I don't believe so. Maybe it does, but I don't see it like that. I'm not frustrated, but I am disappointed with my strikeout numbers. My walk count (27) was low, and that's something I tried to take more pride in during the second half of the year. I sat down with Barbaro Garbey, our hitting coach, and our hitting coordinator (Dave Keller), and they both said it's something I have to improve on; you know, laying off that curveball that looks good on the way to the plate, but once it's there, it's not a good pitch to hit.

Is it fair to say the curveball is the pitch you have the most difficulty with when it comes to striking out? Is there any one pitch that really gets you?

I guess I would say that I don't enjoy sliders and I still think the best pitch in baseball is probably the changeup. I guess right-handers throwing changeups or good sinking fastballs on a right-handed batter are tough pitches to get a hold of.

When you were talking to Coach Garbey and Coach Keller, what advice did they give you to help reduce the strikeouts?

The biggest thing that we worked on was having a consistent approach and a consistent swing; trying to go up there and have consistent at-bats. When you're in a flaw, it's frustrating and it feels like your strikeout numbers are up. Then you go two weeks and you're hot, and it's like you couldn't remember the last time you struck out. That's one of my biggest goals: trying to be consistent. You get in a little slump or funk and you just have to go back to basics. We're all young and baseball is a tough game, but at the same time, you can't give up on it. You just have to go out there and work.

Now to the other side of the coin: defense. You led the Midwest League in fielding percentage among all first basemen (nine errors, .991 percentage).

Baseball America named me Defensive Player of the Year, and that was nice because I'd like to think I'm out there to pick my team up. When someone throws the ball away, I always take it as my job to save those guys the errors. That's definitely something I take pride in.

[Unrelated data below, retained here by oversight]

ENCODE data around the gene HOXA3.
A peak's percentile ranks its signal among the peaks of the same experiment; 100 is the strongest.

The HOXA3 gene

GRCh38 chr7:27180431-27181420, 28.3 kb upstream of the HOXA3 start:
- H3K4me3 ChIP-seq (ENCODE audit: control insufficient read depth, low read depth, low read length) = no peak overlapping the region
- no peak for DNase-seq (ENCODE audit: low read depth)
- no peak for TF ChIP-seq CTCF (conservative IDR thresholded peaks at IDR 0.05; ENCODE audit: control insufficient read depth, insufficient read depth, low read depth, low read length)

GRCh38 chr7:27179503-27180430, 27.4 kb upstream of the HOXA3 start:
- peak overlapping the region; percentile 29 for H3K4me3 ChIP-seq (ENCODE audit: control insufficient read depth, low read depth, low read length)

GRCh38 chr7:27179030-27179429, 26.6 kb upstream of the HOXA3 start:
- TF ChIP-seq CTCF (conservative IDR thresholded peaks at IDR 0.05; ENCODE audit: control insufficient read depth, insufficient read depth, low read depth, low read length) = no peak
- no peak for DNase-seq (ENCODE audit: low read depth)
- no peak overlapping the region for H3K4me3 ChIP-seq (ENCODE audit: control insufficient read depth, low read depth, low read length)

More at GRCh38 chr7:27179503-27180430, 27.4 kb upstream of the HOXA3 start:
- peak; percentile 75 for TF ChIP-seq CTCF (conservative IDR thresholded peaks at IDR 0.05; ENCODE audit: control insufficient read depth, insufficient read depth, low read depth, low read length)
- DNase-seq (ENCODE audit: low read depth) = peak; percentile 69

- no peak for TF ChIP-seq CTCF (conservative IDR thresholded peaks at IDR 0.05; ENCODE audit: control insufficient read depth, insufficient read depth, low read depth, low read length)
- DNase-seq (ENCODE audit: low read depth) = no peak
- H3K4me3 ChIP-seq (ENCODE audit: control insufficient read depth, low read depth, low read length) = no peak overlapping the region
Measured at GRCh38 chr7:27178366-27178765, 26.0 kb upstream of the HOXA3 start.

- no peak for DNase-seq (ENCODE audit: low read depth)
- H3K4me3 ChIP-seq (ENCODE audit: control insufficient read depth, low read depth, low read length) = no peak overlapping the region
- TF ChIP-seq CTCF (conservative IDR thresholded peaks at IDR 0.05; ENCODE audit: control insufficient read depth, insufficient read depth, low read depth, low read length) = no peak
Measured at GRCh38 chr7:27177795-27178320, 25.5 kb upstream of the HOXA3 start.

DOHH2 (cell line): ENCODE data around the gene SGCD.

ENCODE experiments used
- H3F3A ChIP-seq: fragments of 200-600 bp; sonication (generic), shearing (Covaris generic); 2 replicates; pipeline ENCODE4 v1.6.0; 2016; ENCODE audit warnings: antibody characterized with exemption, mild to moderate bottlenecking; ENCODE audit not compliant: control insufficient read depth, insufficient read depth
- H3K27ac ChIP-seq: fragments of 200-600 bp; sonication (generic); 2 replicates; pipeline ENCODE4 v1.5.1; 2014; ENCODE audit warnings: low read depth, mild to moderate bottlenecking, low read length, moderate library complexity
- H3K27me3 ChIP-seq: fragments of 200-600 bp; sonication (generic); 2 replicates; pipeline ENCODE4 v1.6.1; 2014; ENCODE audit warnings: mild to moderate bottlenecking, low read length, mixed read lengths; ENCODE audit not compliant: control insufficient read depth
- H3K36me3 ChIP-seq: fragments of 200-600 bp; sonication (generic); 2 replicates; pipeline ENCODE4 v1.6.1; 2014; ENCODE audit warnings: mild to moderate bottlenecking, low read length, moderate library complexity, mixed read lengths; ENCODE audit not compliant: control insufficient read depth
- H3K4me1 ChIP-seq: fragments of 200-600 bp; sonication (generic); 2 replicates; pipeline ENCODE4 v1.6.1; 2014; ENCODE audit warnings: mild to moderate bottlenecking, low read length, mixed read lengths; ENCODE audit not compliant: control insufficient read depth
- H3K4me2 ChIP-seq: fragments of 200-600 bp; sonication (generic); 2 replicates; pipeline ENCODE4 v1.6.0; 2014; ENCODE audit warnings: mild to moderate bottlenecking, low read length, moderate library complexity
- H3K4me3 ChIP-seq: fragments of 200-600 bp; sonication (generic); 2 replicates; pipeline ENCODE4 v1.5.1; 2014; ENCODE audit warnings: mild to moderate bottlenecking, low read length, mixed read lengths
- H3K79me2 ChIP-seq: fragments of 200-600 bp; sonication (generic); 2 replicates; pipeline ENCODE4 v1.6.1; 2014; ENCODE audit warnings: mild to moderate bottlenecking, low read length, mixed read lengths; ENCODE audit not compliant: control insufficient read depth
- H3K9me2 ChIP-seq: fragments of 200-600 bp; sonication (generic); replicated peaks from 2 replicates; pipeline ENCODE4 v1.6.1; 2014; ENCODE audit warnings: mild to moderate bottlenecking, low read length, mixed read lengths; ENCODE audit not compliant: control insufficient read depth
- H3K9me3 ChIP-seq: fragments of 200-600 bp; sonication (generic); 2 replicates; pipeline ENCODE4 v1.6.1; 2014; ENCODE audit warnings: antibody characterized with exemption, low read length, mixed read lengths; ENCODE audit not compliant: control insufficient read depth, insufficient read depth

Do you ever put one before the other – defense over offense or vice versa?

How it works is when you get out, or are having a bad day at the plate, all you can do then is play well in the field. You have to help your team out some way. When you're in a slump, it is frustrating and some times guys carry their at-bats over into their defense. It's one of those things where if I'm 0-for-4, I'll try to make a pick to save a run or save someone an error. The Cubs want all of their players to hit and play defense. You don't want to be that weak link. You don't want to be the guy who people say, "Well, he can't play first base. All he can do is DH."

Have you ever played any other positions besides first base?

Not since I got here. I used to be an outfielder, but with the Cubs, it's been first base only. It's one of those things where I wish I was a little more versatile and had a little more speed. They have a ton of prospects at first and if I had the speed, maybe they'd stick me in the outfield just to try to move guys along. But I enjoy first base.

Everything we've heard about you from the coaches and so forth speaks very highly of your work ethic. How much pride do you take in having that reputation?

You only get this chance once and you don't want to let it pass you by. It's frustrating because there's a time in the season when you shouldn't work so much. Some times, you just need to back off a little and not put so much pressure on yourself and go out and enjoy the ride.

I always ask this question – is there anyone you'd like to model yourself after at the major league level that's already gone through the things you're going through now in your career?

There are a few. I've always loved Albert Pujols. I love the guys that hit for average and power: Pujols, Jason Giambi and Barry Bonds. It's just fun to watch those guys hit these crazy pitches out of the park and put up these huge numbers.